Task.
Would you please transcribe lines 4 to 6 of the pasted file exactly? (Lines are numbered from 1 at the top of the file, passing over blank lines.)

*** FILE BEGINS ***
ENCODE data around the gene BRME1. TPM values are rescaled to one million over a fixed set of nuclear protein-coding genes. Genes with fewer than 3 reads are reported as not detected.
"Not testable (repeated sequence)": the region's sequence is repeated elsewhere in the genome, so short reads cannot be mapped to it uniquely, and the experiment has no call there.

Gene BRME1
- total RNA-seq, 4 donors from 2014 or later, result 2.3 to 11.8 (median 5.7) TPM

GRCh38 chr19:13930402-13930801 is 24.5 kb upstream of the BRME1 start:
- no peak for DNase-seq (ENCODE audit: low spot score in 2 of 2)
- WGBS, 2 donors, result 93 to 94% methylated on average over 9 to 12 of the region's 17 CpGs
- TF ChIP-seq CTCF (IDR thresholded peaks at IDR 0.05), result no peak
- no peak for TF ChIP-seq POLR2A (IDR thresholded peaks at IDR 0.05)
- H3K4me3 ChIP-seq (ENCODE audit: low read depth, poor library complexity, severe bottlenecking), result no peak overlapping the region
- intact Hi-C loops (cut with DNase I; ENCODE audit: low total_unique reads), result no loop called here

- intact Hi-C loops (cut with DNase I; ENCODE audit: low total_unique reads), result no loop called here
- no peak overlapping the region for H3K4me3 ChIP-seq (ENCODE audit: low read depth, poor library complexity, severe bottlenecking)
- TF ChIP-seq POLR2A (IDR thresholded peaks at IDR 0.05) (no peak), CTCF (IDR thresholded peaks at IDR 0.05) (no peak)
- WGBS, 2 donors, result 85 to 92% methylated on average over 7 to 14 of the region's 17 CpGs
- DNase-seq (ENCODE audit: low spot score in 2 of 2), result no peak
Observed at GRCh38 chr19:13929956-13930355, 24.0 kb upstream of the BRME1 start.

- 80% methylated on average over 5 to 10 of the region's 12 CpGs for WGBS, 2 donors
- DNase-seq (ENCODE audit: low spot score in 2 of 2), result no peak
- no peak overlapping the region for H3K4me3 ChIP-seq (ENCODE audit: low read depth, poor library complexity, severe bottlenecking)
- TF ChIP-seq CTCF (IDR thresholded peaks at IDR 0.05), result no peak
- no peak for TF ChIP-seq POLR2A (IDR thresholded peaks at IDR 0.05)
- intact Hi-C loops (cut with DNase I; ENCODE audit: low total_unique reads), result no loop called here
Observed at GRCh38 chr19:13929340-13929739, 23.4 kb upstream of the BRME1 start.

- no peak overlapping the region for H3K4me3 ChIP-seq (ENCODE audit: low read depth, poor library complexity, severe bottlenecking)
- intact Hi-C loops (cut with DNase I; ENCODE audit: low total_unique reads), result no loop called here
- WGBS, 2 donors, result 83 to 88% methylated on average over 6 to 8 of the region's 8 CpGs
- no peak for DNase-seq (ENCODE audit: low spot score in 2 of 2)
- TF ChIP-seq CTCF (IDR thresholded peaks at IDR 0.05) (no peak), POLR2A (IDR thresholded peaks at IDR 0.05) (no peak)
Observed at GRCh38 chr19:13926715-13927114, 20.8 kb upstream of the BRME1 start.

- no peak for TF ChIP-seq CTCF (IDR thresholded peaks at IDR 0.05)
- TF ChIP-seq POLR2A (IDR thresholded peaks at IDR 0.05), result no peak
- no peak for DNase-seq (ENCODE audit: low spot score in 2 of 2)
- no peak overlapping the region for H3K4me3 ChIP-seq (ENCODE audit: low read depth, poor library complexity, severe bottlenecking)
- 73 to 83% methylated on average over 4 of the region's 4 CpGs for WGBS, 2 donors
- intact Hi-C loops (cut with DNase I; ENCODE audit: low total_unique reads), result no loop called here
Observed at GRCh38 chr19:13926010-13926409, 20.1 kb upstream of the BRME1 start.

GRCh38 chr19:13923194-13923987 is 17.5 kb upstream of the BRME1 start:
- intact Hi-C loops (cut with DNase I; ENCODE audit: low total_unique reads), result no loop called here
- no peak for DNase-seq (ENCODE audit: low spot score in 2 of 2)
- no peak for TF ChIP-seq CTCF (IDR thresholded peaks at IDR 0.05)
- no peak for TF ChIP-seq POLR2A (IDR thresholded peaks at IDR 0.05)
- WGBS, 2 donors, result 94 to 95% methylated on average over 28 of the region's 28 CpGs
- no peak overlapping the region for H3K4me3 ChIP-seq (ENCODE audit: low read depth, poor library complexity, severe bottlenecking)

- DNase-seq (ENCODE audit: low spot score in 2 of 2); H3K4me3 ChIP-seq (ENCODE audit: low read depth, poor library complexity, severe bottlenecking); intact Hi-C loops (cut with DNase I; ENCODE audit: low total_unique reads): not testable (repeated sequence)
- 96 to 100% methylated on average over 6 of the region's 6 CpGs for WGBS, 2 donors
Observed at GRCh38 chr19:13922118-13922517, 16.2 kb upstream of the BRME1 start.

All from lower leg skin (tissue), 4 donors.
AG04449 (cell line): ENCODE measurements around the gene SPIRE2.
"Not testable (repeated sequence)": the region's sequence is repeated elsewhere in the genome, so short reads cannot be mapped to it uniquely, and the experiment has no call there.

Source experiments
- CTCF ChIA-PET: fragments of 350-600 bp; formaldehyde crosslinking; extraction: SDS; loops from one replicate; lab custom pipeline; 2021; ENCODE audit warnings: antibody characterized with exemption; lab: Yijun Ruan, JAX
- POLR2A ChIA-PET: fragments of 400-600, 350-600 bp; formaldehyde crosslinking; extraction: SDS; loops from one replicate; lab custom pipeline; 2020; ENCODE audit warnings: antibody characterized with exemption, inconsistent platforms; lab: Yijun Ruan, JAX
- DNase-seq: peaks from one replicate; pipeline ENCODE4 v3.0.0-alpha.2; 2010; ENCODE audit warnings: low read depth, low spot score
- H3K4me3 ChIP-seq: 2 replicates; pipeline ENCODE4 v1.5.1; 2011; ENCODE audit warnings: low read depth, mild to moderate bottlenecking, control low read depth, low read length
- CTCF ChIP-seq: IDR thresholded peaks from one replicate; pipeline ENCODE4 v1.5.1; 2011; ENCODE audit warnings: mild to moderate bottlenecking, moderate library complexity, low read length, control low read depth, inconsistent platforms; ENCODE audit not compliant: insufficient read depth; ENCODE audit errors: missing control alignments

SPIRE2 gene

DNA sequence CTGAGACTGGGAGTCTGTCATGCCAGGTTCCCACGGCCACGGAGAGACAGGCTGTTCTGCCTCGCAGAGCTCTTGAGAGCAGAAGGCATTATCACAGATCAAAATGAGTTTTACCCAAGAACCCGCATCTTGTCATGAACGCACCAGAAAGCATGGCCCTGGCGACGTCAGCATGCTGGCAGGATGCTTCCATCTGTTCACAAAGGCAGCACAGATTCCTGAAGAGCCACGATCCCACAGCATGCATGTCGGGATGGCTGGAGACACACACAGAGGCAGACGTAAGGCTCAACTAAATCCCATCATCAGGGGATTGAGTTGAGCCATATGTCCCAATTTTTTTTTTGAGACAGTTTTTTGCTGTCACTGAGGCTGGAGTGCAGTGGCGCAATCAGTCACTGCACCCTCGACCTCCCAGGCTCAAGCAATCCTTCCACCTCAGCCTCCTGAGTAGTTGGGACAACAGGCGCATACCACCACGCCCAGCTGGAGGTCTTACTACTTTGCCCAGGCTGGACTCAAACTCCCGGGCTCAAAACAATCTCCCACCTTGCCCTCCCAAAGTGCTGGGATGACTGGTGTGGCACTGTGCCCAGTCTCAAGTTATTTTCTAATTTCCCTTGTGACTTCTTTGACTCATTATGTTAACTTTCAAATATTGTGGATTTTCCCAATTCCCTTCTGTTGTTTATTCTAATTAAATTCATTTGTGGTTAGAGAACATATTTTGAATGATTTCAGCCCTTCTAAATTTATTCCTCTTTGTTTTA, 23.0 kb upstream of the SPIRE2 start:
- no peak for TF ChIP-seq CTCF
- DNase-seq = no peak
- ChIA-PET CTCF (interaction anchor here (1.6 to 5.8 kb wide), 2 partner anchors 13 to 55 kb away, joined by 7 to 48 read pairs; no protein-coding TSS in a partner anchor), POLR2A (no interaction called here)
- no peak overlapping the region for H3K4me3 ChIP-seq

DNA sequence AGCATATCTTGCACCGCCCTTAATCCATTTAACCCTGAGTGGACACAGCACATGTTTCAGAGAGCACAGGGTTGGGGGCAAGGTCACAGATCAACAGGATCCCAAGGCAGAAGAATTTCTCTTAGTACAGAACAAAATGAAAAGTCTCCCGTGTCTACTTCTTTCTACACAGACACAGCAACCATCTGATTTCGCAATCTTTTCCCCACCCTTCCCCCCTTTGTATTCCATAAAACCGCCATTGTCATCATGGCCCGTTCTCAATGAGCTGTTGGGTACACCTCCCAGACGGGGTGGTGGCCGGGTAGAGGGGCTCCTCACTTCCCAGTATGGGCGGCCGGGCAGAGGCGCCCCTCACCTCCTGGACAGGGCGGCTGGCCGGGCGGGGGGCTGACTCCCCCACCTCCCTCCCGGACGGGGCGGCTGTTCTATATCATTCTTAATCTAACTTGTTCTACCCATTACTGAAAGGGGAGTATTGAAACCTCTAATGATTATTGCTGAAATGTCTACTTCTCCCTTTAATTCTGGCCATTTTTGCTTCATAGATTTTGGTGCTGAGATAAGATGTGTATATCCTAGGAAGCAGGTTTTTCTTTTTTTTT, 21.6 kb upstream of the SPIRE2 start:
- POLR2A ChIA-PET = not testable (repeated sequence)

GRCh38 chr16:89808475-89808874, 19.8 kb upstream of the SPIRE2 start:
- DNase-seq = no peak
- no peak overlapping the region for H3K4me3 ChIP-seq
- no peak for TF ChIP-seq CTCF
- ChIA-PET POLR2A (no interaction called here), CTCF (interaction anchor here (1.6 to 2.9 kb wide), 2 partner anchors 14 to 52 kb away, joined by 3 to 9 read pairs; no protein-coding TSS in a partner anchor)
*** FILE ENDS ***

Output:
- total RNA-seq, 4 donors from 2014 or later, result 2.3 to 11.8 (median 5.7) TPM

GRCh38 chr19:13930402-13930801 is 24.5 kb upstream of the BRME1 start:
- no peak for DNase-seq (ENCODE audit: low spot score in 2 of 2)